Wednesday, July 4, 2012

Why Writers Should Read-Discussion Questions

Happy Independence Day!

There's a certain thrill to reading a book with a group of friends. 

One benefit: the challenge encourages all members to actually read a book or at least a chapter. 

If the one chapter friend finishes and attends a meeting, he/she is sure to be hooked on reading more. 

Who could pass up treats, cocoa/coffee/tea, laughter, and discussion?

For this reading challenge, I read Beth Vogt's Wish You Were Here. 

When looking for a unique idea to present for this Why Writers Should Read series, I found Wish You Were Here to be  the first non "issue" book to include discussion questions. (by non "issue" I mean this book did not deal extensively with topics such as abuse, mental health, domestic violence, etc.)

I was pleasantly surprised to find the discussion questions after finishing the last chapter and thought it would be a great benefit to book clubs or any group of readers.

Discussion questions not only become a valuable marketing tool but also transport the reader to a deeper understanding of overt and hidden concepts within the story.

What I learned from Beth's discussion questions:

1. One- Yup. The first ingredient is one. One question for each chapter. To include more questions could potentially shorten discussions, inhibit brainstorming, and squelch good ideas. Pick one fabulous question to stir an evening full of discussion.

2. Start with a reminder sentence. Some readers read the chapter last Thursday, some read it while Johnny Jr spit up in the crib, others read it last night, but kind of...forgot some of the chapter. Beth writes a reminder sentence, directing the reader's memory to a particular section of the given chapter.

3. Inclusion- To deepen each chapter question rephrase the question to be directed to the reader. For example:

(this is the discussion question for chapter 2)

"Allison shares an unexpected kiss with her fiancé's brother, Daniel, which causes her even more confusion about marrying Seth. Should Allison have told Seth about the kiss and that she was having second thoughts? Have you ever done something impulsive and regretted it?"

Can you see how all three pieces fall in this short paragraph? One question, started with a reminder sentence, ending with a deeper experience for the reader.

By participating in the discussion questions the reader not only gains the entertainment value of the book, they also gain insight from friends regarding issues addressed in the story.

Have you participated in a book club? Perhaps you read a book with discussions on your own, what did you think? Have you considered including discussion questions in your WIP?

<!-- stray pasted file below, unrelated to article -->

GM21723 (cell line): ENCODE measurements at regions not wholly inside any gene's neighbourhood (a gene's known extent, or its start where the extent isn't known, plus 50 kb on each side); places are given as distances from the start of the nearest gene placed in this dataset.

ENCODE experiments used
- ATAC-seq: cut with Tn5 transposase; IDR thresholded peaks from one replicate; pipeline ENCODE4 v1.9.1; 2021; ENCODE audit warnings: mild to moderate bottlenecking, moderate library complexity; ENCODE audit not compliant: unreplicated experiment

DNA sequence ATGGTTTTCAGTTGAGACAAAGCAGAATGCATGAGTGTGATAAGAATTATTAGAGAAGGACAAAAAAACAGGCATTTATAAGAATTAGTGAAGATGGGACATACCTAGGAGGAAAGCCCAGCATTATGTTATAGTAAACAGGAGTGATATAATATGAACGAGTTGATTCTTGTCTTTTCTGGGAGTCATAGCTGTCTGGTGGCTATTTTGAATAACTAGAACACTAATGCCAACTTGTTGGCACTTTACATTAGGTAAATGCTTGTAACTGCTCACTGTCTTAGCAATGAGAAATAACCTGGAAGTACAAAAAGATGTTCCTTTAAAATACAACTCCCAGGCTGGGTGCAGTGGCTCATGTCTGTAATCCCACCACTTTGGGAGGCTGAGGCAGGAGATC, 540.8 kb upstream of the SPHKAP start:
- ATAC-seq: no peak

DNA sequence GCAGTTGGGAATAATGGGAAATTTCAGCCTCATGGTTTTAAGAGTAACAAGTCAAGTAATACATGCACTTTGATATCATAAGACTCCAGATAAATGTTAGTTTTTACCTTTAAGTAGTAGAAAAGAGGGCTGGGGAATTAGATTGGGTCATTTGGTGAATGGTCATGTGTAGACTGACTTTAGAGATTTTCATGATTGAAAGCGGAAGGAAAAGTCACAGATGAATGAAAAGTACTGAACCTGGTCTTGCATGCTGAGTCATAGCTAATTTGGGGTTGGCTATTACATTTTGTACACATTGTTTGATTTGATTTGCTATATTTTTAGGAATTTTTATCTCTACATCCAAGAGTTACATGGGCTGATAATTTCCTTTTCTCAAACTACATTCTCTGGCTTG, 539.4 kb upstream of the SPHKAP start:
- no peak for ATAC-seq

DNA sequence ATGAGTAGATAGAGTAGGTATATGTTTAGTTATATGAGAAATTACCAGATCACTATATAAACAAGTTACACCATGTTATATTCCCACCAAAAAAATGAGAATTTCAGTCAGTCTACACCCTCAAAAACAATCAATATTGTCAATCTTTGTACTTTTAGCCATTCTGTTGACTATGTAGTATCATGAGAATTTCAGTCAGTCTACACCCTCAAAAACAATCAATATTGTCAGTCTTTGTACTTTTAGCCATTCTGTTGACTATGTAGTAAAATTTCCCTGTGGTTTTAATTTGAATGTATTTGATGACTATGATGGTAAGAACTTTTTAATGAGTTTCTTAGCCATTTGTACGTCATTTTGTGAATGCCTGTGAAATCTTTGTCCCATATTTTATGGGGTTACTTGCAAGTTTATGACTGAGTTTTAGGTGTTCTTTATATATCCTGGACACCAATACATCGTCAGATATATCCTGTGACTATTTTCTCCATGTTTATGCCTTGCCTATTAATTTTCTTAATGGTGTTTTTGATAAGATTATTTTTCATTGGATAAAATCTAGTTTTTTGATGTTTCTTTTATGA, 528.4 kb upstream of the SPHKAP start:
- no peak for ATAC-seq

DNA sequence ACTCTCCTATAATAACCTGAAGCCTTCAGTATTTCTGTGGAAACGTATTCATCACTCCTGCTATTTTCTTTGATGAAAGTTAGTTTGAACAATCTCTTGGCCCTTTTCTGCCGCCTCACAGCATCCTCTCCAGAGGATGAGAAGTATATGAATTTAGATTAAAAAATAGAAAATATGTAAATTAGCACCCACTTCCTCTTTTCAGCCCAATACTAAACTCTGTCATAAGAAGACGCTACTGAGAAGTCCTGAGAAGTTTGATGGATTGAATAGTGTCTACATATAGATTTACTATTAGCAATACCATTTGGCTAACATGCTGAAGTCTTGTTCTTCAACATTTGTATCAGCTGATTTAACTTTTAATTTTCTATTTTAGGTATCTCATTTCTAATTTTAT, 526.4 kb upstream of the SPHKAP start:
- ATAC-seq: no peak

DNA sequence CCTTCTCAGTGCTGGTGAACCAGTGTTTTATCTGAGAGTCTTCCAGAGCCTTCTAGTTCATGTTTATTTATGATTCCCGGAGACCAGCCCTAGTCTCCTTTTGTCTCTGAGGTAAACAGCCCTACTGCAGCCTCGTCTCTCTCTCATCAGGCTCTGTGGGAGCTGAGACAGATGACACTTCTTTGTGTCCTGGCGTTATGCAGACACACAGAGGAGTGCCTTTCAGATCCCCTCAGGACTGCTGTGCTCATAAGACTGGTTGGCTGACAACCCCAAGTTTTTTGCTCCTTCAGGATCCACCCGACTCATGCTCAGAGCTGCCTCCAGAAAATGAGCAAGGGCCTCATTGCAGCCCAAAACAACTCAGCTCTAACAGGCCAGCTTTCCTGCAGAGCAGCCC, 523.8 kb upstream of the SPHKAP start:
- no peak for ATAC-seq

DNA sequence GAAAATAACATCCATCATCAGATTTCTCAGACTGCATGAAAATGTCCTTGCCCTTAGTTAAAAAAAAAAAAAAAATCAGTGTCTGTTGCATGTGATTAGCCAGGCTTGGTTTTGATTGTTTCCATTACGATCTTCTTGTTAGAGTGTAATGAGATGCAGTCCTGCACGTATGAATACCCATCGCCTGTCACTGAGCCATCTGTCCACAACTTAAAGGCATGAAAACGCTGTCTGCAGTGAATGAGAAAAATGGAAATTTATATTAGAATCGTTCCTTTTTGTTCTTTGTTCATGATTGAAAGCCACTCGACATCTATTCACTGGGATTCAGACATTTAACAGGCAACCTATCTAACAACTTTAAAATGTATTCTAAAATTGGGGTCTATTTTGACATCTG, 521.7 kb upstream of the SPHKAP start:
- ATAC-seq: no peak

What other component can help us develop good discussion questions?

Once again I am looking for reading partners for another two week challenge. Will you commit with me to read one book in two weeks?


This blog post is by Mary Vee
Mary lives in Montana with her husband and loves to hear from her three college kids. She writes contemporary Christian fiction and loves to pen missionary and Bible adventure stories.

Come Step into Someone Else's World with Mary's writing

Come visit Mary. 
Her new web site launched this week!
Or her ministry blog to families:
Or email her:


Julia M. Reffner said...


Great post. I read the discussion questions, but you have me thinking about what kind of discussion I would want to be led by my own stories and as a result that I need to deepen them.

Enjoyed reading with you!

Beth K. Vogt said...

Hi, Mary,
I've enjoyed these posts where you analyze other books -- and it was fun to see you take a closer look at Wish You Were Here. As an author, I'm looking forward to interacting with the book clubs reading WYWH and discussing these questions with them either face to face or via Skype. Writing the questions allowed me to use some of my latent journalism skills too. ;)

Sherrinda Ketchersid said...

I just finished WYWH and loved it! And I thought the questions were excellent to dig truths out of the story.

There was an underlying "issue" in it that didn't go too deep, but I thought really spoke to the kinds of things people turn to to cope. (rubbing her wrists when stressed) I thought Beth dealt with that brilliantly.

And may I say the last kiss in WYWH was....sigh...SUPER SIGH-WORTHY!!!!

Great post, Mary!

Mary Vee Storyteller said...

Julia, That's a good question to ponder. The discussion questions will lead/guide the reading groups. That is a heavy responsibility. Good point.
We're on for this next reading challenge.

Mary Vee Storyteller said...

Journalism skills! Aha. No wonder. Well done.
I remember Casey, one of our Alley Cats, saying she has done skype with authors for a book club. Fabulous idea. Anyone wanting to skype with Beth about book, message her on FB for an available time.

Mary Vee Storyteller said...

I agree. Beth blended the issue of cutting into the story also other issues, won't spoil it for those who haven't read it yet. By doing so,she deepens the story and present real life settings.